This led to big problems once peace was declared as organisers faced accusations of collaboration. This was a serious issue for Karel Van Wijnendaele, who had set up the first edition right back in 1913 because he was also the editor of Sportwereld, the newspaper that ran the race, and journalists found guilty of collaboration were banned for life from their profession. Fortunately, he was able to have his ban overturned when he supplied a letter from none other than General Bernard Montgomery, thanking him for risking his life by providing a safe house to British pilots as they attempted to return to safety after being shot down.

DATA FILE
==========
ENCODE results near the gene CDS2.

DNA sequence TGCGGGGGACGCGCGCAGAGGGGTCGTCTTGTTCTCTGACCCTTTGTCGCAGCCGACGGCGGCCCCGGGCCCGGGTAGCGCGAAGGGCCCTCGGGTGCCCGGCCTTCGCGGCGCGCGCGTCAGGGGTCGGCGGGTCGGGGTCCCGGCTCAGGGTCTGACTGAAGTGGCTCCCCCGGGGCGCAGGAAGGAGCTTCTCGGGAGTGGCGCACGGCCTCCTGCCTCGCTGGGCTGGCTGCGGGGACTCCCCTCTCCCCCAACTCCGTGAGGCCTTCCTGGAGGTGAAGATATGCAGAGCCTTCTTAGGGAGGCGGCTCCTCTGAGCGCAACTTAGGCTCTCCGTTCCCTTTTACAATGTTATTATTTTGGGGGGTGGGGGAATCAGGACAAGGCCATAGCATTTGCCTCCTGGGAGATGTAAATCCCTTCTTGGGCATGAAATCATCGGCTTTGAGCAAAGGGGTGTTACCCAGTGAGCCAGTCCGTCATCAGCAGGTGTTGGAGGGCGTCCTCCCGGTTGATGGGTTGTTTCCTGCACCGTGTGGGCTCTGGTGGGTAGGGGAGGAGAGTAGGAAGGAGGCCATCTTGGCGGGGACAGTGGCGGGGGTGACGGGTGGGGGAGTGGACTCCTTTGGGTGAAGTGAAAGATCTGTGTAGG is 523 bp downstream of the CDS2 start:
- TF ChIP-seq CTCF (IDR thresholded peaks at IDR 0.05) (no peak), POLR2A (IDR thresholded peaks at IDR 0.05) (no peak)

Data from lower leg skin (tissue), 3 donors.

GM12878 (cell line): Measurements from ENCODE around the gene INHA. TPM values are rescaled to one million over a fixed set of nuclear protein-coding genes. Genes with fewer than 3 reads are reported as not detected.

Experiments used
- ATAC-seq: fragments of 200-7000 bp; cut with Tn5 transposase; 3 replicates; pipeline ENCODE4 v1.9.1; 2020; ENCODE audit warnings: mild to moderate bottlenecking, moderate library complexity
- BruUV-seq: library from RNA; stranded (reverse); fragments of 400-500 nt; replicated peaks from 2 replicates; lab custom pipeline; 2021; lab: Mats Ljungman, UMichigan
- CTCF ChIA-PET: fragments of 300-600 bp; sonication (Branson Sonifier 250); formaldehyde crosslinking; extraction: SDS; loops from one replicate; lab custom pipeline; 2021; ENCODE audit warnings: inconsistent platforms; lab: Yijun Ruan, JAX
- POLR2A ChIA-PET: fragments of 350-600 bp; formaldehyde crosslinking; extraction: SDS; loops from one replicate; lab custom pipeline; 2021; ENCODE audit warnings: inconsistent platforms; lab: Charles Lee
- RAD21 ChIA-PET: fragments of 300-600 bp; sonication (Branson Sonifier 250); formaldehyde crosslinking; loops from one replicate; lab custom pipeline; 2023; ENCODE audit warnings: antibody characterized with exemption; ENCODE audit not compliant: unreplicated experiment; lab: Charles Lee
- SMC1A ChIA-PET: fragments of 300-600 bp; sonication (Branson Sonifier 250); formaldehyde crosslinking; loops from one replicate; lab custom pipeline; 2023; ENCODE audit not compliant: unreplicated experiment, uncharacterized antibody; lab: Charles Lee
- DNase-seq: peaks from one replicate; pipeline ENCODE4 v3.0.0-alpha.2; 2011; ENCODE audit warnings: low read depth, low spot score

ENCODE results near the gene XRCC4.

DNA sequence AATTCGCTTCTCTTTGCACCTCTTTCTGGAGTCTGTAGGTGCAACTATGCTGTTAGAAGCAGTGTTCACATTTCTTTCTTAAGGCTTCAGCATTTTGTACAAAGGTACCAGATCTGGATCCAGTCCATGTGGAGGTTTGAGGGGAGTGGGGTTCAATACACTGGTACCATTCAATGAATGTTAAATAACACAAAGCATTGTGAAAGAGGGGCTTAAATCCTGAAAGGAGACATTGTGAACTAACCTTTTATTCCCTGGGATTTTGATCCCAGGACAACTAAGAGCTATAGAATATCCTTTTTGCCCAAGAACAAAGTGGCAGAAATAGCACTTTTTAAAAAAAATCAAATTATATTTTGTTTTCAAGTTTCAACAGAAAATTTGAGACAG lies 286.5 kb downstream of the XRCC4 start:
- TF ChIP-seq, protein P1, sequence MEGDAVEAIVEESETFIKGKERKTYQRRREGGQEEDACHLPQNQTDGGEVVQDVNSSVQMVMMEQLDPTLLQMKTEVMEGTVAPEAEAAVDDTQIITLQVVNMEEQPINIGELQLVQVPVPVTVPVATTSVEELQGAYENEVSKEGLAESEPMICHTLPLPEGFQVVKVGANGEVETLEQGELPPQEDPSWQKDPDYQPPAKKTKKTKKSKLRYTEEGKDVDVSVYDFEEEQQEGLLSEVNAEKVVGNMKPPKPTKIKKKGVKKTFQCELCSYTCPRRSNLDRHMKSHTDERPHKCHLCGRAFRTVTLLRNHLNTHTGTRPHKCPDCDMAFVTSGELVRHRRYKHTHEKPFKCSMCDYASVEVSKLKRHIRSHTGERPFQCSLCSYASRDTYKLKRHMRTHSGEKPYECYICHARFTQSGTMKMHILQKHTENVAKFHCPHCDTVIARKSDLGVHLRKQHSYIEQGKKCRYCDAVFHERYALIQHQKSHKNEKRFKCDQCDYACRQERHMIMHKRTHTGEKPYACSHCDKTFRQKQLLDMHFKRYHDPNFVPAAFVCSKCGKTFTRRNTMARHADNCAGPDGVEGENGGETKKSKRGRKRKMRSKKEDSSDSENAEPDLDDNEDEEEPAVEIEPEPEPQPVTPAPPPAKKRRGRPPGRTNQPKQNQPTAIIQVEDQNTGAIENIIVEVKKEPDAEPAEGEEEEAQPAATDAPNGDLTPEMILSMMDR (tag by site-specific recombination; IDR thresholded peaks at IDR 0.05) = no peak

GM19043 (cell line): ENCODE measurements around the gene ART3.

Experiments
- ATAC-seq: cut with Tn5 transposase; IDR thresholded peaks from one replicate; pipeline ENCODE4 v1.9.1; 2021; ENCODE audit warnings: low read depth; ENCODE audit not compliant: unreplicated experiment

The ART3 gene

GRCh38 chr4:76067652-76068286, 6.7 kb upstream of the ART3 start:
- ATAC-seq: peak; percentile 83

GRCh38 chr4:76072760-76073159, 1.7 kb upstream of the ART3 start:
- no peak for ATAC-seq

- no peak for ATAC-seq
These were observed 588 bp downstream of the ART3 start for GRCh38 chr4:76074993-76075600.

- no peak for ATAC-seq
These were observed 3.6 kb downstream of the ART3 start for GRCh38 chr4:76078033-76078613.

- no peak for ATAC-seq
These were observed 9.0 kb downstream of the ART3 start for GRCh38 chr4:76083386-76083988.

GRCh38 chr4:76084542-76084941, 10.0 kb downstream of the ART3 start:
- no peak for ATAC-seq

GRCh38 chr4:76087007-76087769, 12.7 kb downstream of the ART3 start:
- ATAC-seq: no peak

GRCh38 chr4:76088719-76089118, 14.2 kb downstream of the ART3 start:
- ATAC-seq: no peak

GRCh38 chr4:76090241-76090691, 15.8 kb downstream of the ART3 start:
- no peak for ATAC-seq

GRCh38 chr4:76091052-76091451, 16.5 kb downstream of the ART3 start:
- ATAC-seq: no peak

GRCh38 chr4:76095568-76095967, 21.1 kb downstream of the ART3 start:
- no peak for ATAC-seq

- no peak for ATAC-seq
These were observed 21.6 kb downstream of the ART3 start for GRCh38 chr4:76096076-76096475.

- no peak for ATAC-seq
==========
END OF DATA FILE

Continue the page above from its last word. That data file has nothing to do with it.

Sportwereld's rival Het Volk saw the accusations as a prime opportunity to increase its own readership that year and announced that it would organise its own race, to be called the Omloop van Vlaanderen. In Flemmish, omloop has an identical meaning to ronde; which the Ronde's oganisers felt made the names too similar. Their concerns were supported by the Belgian Cycling Federation and Het Volk were ordered to change the name of their event to the Omloop Het Volk - and later, the Omloop Het Nieuwsblad, by which name by which it's still known today. The Ronde finished that year at Wetteren, as it would do until 1961, and the winner was Sylvain Grysolle. Three years later, he won the Omloop Het Volk too.